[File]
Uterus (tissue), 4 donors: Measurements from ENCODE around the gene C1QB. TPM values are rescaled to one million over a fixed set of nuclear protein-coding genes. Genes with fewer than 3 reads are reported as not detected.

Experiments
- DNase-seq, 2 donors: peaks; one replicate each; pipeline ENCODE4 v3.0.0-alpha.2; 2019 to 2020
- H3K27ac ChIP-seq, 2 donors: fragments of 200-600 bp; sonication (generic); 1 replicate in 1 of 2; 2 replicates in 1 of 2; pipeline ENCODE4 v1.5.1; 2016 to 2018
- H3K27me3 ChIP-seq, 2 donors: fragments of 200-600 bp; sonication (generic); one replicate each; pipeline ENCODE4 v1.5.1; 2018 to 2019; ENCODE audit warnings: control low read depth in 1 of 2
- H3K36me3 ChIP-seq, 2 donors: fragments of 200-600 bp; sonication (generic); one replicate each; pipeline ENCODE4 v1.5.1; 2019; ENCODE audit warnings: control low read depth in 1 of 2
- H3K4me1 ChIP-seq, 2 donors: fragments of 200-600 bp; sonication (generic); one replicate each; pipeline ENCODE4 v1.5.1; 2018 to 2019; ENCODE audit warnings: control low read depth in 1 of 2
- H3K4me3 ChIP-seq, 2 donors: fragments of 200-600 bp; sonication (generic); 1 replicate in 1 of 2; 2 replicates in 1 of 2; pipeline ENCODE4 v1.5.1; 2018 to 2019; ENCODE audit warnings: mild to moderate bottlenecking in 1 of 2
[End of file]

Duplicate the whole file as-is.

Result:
Uterus (tissue), 4 donors: Measurements from ENCODE around the gene C1QB. TPM values are rescaled to one million over a fixed set of nuclear protein-coding genes. Genes with fewer than 3 reads are reported as not detected.

Experiments
- DNase-seq, 2 donors: peaks; one replicate each; pipeline ENCODE4 v3.0.0-alpha.2; 2019 to 2020
- H3K27ac ChIP-seq, 2 donors: fragments of 200-600 bp; sonication (generic); 1 replicate in 1 of 2; 2 replicates in 1 of 2; pipeline ENCODE4 v1.5.1; 2016 to 2018
- H3K27me3 ChIP-seq, 2 donors: fragments of 200-600 bp; sonication (generic); one replicate each; pipeline ENCODE4 v1.5.1; 2018 to 2019; ENCODE audit warnings: control low read depth in 1 of 2
- H3K36me3 ChIP-seq, 2 donors: fragments of 200-600 bp; sonication (generic); one replicate each; pipeline ENCODE4 v1.5.1; 2019; ENCODE audit warnings: control low read depth in 1 of 2
- H3K4me1 ChIP-seq, 2 donors: fragments of 200-600 bp; sonication (generic); one replicate each; pipeline ENCODE4 v1.5.1; 2018 to 2019; ENCODE audit warnings: control low read depth in 1 of 2
- H3K4me3 ChIP-seq, 2 donors: fragments of 200-600 bp; sonication (generic); 1 replicate in 1 of 2; 2 replicates in 1 of 2; pipeline ENCODE4 v1.5.1; 2018 to 2019; ENCODE audit warnings: mild to moderate bottlenecking in 1 of 2